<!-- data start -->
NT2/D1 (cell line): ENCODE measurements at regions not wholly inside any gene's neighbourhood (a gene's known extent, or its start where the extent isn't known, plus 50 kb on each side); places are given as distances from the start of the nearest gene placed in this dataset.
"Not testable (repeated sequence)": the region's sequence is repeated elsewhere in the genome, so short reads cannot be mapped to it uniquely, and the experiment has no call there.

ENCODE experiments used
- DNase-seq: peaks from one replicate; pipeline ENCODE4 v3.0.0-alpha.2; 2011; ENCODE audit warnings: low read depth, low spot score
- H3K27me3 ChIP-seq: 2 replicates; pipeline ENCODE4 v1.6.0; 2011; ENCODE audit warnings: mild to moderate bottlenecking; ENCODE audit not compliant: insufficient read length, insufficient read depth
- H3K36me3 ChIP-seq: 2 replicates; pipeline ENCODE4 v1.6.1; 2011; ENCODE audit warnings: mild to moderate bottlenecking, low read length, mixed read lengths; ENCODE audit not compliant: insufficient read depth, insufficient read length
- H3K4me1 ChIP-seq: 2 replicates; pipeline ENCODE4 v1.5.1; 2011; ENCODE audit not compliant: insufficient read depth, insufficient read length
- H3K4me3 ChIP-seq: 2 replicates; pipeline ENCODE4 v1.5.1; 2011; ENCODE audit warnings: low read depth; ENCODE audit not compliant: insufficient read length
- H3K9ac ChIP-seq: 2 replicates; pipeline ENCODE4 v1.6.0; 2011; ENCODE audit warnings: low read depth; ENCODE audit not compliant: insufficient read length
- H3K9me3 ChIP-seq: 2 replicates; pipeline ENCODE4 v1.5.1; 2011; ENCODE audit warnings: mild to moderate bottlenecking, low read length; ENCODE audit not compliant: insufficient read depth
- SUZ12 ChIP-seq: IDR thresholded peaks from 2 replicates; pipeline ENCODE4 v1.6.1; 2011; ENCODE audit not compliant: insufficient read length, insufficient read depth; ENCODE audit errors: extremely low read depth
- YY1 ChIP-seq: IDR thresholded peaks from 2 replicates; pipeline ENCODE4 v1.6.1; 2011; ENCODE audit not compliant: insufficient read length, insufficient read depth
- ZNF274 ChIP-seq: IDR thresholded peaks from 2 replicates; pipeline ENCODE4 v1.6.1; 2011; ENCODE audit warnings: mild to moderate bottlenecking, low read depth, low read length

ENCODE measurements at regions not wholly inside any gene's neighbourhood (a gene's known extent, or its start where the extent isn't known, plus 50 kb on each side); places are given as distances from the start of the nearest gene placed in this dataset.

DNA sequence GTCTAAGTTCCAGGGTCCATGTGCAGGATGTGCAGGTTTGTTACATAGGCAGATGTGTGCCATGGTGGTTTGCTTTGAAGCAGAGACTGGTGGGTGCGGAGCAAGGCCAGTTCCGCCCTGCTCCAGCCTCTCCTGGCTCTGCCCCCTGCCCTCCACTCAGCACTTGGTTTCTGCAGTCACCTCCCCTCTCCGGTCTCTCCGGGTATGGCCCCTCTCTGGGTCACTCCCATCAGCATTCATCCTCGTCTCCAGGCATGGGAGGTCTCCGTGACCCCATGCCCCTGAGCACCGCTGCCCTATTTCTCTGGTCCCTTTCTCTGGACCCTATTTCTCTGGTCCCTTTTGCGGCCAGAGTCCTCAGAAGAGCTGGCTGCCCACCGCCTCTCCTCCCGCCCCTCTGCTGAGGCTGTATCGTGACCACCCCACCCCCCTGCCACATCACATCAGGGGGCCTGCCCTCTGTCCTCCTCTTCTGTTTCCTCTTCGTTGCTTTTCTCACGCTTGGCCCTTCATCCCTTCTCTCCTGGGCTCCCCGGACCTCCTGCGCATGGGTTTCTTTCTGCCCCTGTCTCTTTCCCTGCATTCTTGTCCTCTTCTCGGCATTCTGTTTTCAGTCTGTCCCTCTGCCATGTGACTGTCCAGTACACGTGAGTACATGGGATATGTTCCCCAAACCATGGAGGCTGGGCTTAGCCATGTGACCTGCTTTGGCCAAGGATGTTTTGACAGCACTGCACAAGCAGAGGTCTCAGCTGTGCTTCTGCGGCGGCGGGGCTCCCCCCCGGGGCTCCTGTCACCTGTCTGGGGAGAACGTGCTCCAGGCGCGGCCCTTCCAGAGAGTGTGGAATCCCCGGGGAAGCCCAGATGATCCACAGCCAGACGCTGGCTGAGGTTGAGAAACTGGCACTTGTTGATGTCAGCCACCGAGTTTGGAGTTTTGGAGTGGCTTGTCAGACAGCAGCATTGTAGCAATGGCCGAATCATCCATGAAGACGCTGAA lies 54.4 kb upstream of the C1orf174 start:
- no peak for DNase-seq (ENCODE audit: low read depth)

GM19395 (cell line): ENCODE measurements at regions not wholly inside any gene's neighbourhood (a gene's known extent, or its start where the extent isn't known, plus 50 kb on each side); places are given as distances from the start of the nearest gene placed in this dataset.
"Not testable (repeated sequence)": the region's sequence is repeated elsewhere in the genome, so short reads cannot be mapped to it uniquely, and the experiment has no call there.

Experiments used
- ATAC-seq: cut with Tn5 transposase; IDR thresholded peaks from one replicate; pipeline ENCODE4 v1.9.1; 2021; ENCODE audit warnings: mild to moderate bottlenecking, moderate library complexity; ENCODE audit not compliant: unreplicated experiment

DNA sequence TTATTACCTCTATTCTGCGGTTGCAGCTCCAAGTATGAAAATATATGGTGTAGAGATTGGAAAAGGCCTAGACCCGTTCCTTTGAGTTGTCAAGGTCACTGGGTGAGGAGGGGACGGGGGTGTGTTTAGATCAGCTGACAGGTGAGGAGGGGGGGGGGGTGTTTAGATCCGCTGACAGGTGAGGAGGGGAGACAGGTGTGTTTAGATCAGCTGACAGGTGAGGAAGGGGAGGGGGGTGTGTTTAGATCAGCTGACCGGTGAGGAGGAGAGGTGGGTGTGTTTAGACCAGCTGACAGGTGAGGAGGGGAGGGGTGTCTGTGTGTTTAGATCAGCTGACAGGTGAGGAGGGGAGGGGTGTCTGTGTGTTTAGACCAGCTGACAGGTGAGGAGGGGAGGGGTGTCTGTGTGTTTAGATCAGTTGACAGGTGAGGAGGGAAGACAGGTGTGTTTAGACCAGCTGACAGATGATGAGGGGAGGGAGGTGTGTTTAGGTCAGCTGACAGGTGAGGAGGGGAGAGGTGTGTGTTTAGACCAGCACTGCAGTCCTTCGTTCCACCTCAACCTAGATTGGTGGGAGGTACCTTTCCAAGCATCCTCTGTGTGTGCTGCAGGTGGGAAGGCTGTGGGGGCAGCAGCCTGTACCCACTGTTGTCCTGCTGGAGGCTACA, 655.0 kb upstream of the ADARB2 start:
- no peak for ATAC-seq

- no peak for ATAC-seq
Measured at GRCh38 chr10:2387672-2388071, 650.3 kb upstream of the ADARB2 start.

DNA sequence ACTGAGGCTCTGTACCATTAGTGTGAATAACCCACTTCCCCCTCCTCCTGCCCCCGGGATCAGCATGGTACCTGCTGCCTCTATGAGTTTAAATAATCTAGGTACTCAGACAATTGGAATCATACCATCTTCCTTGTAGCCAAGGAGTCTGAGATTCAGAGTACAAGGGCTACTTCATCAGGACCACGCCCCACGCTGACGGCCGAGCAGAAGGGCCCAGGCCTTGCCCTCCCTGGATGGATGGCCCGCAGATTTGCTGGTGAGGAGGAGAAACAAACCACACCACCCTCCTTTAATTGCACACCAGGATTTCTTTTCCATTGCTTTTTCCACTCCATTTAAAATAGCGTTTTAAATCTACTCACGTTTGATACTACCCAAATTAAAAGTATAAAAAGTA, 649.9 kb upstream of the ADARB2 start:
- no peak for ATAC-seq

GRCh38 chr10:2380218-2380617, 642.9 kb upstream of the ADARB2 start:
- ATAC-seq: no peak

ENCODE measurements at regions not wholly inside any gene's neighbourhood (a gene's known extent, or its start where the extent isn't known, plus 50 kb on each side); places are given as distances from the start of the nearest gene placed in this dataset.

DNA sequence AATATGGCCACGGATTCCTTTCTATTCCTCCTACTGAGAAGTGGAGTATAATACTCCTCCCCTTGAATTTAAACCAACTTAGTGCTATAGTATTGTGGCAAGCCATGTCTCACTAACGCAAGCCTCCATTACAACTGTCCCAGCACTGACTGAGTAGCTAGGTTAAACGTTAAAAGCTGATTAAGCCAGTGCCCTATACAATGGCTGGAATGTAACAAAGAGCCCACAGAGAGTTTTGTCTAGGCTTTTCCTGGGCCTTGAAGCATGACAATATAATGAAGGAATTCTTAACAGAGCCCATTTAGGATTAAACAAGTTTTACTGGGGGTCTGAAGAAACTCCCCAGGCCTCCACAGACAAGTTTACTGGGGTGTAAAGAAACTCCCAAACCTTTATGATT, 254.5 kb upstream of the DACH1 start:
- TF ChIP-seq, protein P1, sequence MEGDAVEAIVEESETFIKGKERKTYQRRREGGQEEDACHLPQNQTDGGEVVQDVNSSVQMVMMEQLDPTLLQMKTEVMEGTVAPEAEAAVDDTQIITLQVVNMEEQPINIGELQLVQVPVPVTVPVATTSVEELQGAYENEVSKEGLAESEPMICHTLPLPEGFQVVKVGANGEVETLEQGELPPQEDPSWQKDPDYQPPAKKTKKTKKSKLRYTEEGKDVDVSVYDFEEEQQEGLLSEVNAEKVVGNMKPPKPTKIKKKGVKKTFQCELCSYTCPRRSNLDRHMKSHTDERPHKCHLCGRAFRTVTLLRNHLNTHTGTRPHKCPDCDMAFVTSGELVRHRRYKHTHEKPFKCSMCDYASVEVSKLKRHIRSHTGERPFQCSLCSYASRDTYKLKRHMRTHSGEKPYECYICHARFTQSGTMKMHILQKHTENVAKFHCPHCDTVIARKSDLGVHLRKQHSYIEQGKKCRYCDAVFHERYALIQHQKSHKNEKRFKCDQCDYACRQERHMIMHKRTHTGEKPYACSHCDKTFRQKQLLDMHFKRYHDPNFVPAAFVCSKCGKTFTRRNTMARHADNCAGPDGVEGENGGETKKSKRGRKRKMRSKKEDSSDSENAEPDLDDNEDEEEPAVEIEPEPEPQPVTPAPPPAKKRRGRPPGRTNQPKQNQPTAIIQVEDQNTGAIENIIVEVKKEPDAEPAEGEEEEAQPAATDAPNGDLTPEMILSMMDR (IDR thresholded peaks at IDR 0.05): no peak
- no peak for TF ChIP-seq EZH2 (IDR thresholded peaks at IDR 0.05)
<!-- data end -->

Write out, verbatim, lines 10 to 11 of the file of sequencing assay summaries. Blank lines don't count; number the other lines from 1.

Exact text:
- H3K9me3 ChIP-seq: 2 replicates; pipeline ENCODE4 v1.5.1; 2011; ENCODE audit warnings: mild to moderate bottlenecking, low read length; ENCODE audit not compliant: insufficient read depth
- SUZ12 ChIP-seq: IDR thresholded peaks from 2 replicates; pipeline ENCODE4 v1.6.1; 2011; ENCODE audit not compliant: insufficient read length, insufficient read depth; ENCODE audit errors: extremely low read depth